Republican Rudy Giuliani didn’t wait to hear how badly he fared in New Hampshire before pressing onward to what he hopes will be friendlier territory.
The former New York mayor quickly thanked his supporters Tuesday night then left for Florida, one of the delegate-rich states central to his risky strategy that put little stock in the traditional roles of Iowa and New Hampshire.
“This is just the beginning. Think of it as the kickoff in what’s going to be a very long and very tough game,” Giuliani told about 100 supporters in a hotel ballroom. “By the time it’s over with, by February 5th, it’s going to be clear that we’re the nominee of the party.”
Mike Huckabee won Iowa; Sen. John McCain of Arizona prevailed in New Hampshire. Giuliani was in a close race with Texas Rep. Ron Paul for fourth place in New Hampshire, but he insisted he was leaving the state with renewed vigor.
Though he all but ignored Iowa, Giuliani invested a fair amount in New Hampshire, with a cluster of visits in the fall and $2.5 million in advertising. At the same time, his underlying strategy has been to focus on later voting states, particularly delegate-rich states like California and Florida.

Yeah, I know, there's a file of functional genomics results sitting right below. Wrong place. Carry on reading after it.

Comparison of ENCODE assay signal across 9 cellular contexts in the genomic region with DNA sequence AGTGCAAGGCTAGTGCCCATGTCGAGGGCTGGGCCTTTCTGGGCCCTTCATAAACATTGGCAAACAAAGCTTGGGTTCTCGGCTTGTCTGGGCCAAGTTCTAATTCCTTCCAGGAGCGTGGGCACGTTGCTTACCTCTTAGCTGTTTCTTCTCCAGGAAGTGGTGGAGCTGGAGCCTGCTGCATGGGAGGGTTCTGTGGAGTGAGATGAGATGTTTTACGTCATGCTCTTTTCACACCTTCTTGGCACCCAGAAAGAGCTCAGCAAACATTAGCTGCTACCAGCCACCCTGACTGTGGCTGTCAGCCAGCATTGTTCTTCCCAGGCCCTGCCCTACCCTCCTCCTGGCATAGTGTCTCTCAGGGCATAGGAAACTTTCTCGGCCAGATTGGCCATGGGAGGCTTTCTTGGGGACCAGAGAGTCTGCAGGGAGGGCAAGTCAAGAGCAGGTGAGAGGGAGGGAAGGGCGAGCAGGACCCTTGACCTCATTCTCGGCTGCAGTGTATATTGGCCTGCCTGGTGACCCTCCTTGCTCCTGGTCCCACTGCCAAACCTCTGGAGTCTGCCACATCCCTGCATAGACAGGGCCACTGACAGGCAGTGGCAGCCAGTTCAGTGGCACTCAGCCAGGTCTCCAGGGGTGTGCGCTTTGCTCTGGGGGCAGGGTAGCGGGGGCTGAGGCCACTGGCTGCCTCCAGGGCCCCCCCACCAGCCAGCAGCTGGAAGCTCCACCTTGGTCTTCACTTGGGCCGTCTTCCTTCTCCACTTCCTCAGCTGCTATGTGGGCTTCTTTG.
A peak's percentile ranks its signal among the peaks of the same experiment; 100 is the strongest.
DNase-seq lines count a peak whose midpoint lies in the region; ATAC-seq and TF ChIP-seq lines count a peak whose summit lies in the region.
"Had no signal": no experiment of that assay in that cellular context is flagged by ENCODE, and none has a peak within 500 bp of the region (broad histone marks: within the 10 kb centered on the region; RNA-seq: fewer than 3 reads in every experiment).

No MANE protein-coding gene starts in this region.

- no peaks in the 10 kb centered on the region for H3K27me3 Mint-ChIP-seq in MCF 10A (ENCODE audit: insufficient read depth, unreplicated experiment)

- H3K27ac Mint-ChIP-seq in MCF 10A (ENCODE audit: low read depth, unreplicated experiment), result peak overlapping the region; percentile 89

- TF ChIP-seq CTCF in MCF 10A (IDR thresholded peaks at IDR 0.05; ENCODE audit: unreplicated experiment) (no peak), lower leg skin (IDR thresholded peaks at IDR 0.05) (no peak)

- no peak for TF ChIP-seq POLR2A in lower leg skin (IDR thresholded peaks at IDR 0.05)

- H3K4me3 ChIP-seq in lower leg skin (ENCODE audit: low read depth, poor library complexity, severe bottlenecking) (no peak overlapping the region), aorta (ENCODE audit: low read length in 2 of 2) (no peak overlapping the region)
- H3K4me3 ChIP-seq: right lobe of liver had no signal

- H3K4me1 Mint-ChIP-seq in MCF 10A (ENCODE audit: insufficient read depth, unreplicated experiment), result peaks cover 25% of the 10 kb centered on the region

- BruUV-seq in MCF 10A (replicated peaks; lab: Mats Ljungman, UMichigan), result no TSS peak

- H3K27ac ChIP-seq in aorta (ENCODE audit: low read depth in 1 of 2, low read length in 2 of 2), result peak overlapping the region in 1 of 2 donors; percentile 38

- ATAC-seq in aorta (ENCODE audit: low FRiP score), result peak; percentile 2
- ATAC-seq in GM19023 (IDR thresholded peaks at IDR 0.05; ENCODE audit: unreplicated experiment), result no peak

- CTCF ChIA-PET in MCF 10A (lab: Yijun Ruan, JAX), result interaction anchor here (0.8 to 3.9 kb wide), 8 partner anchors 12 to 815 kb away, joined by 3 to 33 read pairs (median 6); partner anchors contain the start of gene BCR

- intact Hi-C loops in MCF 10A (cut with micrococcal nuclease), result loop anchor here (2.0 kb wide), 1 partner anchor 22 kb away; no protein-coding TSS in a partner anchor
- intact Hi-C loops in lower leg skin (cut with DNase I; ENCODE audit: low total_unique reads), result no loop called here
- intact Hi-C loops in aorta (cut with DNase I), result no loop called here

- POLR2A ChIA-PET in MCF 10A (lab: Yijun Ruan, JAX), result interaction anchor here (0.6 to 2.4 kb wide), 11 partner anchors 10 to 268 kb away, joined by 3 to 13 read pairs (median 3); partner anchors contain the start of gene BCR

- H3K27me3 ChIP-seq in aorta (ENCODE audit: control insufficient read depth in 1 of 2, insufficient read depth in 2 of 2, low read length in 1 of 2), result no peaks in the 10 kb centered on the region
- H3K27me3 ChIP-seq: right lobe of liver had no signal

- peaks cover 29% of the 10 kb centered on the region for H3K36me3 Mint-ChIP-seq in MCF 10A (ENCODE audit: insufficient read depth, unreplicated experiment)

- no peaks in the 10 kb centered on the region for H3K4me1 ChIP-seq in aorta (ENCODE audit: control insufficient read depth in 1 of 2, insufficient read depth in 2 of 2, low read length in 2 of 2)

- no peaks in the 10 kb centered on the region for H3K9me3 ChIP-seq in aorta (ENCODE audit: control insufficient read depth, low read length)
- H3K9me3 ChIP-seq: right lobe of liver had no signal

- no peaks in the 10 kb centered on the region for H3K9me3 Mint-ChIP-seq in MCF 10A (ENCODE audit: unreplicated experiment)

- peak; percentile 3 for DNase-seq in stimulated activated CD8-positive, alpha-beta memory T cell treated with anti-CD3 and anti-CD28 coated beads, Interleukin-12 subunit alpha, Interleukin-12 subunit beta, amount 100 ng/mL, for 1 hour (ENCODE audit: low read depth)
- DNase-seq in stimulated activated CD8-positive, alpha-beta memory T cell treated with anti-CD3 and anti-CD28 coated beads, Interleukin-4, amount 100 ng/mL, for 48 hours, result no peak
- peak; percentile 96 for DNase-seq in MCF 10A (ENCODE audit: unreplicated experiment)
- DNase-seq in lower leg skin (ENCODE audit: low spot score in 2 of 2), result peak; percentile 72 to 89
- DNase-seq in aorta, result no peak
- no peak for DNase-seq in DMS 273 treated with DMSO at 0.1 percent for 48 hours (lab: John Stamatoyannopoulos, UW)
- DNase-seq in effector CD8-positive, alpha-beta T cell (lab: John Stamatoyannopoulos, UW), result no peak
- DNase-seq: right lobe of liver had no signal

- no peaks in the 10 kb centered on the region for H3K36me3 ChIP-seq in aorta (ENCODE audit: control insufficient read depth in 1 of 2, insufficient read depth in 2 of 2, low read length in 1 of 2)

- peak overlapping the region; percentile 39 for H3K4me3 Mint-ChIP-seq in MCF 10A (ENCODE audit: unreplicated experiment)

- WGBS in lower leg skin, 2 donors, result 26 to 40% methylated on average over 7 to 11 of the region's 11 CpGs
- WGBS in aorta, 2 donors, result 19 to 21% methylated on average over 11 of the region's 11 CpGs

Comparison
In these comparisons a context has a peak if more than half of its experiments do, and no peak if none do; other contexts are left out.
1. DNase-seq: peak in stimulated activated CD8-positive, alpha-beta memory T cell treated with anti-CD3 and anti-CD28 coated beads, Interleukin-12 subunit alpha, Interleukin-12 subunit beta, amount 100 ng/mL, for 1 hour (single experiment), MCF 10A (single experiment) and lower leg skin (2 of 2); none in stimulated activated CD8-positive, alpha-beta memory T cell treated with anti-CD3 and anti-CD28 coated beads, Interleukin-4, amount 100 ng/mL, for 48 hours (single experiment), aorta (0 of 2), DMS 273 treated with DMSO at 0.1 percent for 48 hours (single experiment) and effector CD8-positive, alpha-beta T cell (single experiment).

His support in New Hampshire peaked last spring, just as John McCain’s campaign was heading into a serious decline. But in later months McCain’s gain appeared to come at Giuliani’s expense.
Betting that the field will remain fractured heading into Florida’s Jan. 29 contest, the campaign hopes a win there will begin a streak that will carry him through some two dozens states that vote Feb. 5. But he also could become irrelevant if he is eclipsed by the attention paid to the winners of the earlier contests.
So focused was Giuliani on what comes next that he no sooner had thanked his supporters than he asked them to pack their bags.
“We’re going to leave in a few minutes for Florida to fight it out there, and I want you to come join us there and help us,” he said. “And help us in Connecticut. Help us in New York. Help us in New Jersey.”
He said the race remained wide open.
“There’s going to be a lot more ups and downs to it, and one thing we can handle is ups and downs. That’s what it means to handle a crisis,” said Giuliani, who has made his leadership in New York after the Sept. 11 terrorist attacks a central theme of his campaign.
Giuliani left New Hampshire before learning of McCain’s win. He said he would call the winner later Tuesday.